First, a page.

- Memoirs of a Grandmother: Scenes from the Cultural History of the Jews of Russia in the Nineteenth Century, Volume I by Pauline Wengeroff
Paulina Wengeroff would have been thrilled. It is a long way from Bobroisk, where she was born, to Stanford University, but in a sense, she made it. Her memoir has appeared in an academic edition with a full scholarly apparatus. In a sense, it has been canonized—and for good reason. The story she told is fascinating, enlightening and unique. That is one of the reasons why this complete translation has long been awaited, and why there were high expectations of it. Now that it is out, we may ask: Would Ms. Wengeroff have had good reason for her happiness, and have readers received what they were waiting for? The answer, in my opinion, is a clear yes.
Paulina Wengeroff was born around 1833, and the first edition of her memoir appeared in German in 1908. In the course of her long life, she was a witness to and an active participant in the radical transformation of Jewish life that characterized much of the Jewish elite of her time. In this book, which is more a memoir than an autobiography, Wengeroff wanted to describe a world that she felt had disappeared, rather than focusing solely on the events of her lifetime. This first volume of Magnus’s projected two-volume translation is thus largely concerned with describing “traditional” east European Jewish life as Wengeroff saw it—mainly life within the non-hasidic “Lithuanian” circles in which she grew up, the Jewish elite of Brisk/Brest in the mid-nineteenth century. She saw this world as having been totally transformed. Of course, large parts of Jewish society remained very traditional in many respects well into the twentieth century; however, they were no longer the economic elite, and Wengeroff was deeply embedded precisely in that elite circle. For her, when that class was no longer traditional, Jewish society was no longer traditional. [End Page 149]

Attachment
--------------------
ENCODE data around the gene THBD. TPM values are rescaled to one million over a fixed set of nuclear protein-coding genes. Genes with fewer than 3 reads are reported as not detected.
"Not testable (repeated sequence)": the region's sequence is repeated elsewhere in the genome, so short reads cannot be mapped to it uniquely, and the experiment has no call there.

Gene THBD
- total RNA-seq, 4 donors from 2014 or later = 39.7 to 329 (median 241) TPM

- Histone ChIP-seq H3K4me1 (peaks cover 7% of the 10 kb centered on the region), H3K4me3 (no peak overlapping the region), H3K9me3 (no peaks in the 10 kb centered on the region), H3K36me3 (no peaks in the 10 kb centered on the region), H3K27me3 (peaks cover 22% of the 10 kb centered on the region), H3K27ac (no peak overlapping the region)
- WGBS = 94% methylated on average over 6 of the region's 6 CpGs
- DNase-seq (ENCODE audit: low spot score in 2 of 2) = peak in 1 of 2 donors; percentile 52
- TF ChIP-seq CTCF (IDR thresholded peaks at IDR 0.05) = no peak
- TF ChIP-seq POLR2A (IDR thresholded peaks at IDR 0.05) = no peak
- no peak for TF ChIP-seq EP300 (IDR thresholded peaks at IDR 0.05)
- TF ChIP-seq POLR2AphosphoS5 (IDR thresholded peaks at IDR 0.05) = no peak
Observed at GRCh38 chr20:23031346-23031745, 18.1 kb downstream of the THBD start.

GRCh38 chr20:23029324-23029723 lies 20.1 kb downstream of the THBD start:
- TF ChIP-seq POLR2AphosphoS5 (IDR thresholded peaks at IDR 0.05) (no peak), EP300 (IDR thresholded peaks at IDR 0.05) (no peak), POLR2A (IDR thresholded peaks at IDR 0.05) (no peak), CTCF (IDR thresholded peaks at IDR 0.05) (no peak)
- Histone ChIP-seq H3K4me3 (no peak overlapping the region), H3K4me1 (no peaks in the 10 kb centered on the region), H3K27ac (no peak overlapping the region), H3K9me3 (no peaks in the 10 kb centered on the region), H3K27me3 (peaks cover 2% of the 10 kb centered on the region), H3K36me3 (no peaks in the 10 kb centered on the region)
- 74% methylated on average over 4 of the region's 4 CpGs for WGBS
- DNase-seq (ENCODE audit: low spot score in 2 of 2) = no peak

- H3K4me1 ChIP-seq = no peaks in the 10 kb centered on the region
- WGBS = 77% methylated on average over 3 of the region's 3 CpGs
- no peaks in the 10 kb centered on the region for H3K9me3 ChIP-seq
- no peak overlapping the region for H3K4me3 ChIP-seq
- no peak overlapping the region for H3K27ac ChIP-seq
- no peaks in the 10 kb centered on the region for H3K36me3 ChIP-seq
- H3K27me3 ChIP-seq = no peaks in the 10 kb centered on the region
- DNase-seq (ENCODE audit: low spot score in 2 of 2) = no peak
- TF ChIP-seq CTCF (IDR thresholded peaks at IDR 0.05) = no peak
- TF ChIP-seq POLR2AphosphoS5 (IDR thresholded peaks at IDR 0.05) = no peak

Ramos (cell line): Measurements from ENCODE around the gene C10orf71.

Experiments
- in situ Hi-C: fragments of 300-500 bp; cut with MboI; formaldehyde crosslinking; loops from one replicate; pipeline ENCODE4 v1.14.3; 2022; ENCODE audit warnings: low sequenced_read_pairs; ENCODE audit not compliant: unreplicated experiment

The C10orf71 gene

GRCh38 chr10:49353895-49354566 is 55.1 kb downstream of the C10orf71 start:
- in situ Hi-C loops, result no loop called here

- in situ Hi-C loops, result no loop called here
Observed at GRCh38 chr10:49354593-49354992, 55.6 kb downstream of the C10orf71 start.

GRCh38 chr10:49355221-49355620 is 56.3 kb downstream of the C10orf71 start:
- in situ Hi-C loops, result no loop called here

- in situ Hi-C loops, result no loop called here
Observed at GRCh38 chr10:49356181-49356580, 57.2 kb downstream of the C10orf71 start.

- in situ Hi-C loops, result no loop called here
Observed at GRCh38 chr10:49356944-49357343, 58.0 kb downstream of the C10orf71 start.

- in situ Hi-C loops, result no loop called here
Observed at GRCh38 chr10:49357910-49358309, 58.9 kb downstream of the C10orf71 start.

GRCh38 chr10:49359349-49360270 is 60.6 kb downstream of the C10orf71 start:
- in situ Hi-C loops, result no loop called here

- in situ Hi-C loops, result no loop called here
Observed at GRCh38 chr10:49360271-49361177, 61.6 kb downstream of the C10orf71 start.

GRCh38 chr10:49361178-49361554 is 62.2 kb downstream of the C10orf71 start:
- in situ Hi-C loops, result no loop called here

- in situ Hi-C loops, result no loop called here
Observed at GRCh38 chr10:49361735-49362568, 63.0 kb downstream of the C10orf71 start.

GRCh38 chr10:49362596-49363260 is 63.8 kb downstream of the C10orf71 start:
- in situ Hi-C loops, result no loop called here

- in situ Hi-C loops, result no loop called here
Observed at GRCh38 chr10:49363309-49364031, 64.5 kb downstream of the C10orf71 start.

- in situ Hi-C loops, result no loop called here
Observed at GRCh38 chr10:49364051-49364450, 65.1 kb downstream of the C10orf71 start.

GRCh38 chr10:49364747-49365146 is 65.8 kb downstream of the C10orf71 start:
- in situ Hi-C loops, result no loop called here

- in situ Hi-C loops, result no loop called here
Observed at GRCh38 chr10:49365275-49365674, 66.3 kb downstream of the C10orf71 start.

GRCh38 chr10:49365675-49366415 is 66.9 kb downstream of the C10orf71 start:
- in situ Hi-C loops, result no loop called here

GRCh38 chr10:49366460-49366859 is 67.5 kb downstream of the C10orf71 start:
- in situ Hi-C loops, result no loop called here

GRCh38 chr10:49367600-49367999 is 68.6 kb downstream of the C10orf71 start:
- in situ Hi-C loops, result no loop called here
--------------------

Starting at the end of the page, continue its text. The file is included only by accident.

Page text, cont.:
Wengeroff’s first and longest chapter, entitled “A Year in My Parents’ House,” deals with holidays and the general cycle of life in the home headed by her father, Yudl Epstein. There are rich descriptions of family dynamics, holiday customs and educational practices. In the next chapter, “The Beginning of the Era of Enlightenment,” Wengeroff describes what she saw as the first stages of change—the efforts of Max Lilienthal to enlist the Jews in supporting government efforts to transform Jewish education, and the responses to these efforts within her family and the Jewish community. The following chapter describes changes that took place on a more personal level—the family’s move to a new home in Brisk in the wake of the construction of the Brest fortress and the wedding of Wengeroff’s older sister. The volume’s last chapter deals with Jewish dress and the changes in it that characterized the nineteenth century.
Wengeroff’s book is rich and unique on many levels. Few memoirs describe the mid-nineteenth century in the detail she did; few pay as much attention to the minutiae of Jewish life; and most important of all, almost none offer a woman’s point of view. And this was a very special woman, with a sharp eye, a superb memory and a good idea of what might interest later generations.
However, in many respects this is Shulamit Magnus’s book as well. It is far more than a simple translation, though the translation itself is precise and comprehensive. The volume is greatly enhanced by Magnus’s introduction and notes. Wengeroff writes at length about her family and about herself, but she hides as much as she reveals. Magnus does her best to fill in and explain the gaps, and, moreover, she goes on to deal with the nature of firsthand writing about the recent past, the genres of such writing and their nature...